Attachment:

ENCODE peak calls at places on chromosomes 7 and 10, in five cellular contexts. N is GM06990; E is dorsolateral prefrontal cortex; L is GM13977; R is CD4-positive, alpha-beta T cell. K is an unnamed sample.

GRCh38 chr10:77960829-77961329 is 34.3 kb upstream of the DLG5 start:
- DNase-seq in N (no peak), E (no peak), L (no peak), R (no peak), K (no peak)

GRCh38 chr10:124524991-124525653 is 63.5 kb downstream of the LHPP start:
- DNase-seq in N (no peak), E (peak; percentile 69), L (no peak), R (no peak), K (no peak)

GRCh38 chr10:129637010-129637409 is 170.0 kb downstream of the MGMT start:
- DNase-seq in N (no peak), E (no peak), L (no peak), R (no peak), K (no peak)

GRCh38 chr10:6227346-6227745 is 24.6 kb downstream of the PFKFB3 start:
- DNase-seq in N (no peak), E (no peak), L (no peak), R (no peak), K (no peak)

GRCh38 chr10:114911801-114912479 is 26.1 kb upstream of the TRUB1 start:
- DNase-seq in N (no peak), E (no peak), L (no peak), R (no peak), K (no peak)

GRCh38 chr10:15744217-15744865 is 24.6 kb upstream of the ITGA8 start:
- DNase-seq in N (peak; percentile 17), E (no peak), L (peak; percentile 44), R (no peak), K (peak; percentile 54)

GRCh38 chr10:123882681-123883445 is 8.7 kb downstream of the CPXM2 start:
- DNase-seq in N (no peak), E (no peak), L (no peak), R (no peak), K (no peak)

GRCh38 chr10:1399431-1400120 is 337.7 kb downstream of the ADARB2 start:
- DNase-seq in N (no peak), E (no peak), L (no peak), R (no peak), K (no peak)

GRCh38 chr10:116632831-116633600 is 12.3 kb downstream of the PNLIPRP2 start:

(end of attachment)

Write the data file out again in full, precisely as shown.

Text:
ENCODE peak calls at places on chromosomes 7 and 10, in five cellular contexts. N is GM06990; E is dorsolateral prefrontal cortex; L is GM13977; R is CD4-positive, alpha-beta T cell. K is an unnamed sample.

GRCh38 chr10:77960829-77961329 is 34.3 kb upstream of the DLG5 start:
- DNase-seq in N (no peak), E (no peak), L (no peak), R (no peak), K (no peak)

GRCh38 chr10:124524991-124525653 is 63.5 kb downstream of the LHPP start:
- DNase-seq in N (no peak), E (peak; percentile 69), L (no peak), R (no peak), K (no peak)

GRCh38 chr10:129637010-129637409 is 170.0 kb downstream of the MGMT start:
- DNase-seq in N (no peak), E (no peak), L (no peak), R (no peak), K (no peak)

GRCh38 chr10:6227346-6227745 is 24.6 kb downstream of the PFKFB3 start:
- DNase-seq in N (no peak), E (no peak), L (no peak), R (no peak), K (no peak)

GRCh38 chr10:114911801-114912479 is 26.1 kb upstream of the TRUB1 start:
- DNase-seq in N (no peak), E (no peak), L (no peak), R (no peak), K (no peak)

GRCh38 chr10:15744217-15744865 is 24.6 kb upstream of the ITGA8 start:
- DNase-seq in N (peak; percentile 17), E (no peak), L (peak; percentile 44), R (no peak), K (peak; percentile 54)

GRCh38 chr10:123882681-123883445 is 8.7 kb downstream of the CPXM2 start:
- DNase-seq in N (no peak), E (no peak), L (no peak), R (no peak), K (no peak)

GRCh38 chr10:1399431-1400120 is 337.7 kb downstream of the ADARB2 start:
- DNase-seq in N (no peak), E (no peak), L (no peak), R (no peak), K (no peak)

GRCh38 chr10:116632831-116633600 is 12.3 kb downstream of the PNLIPRP2 start: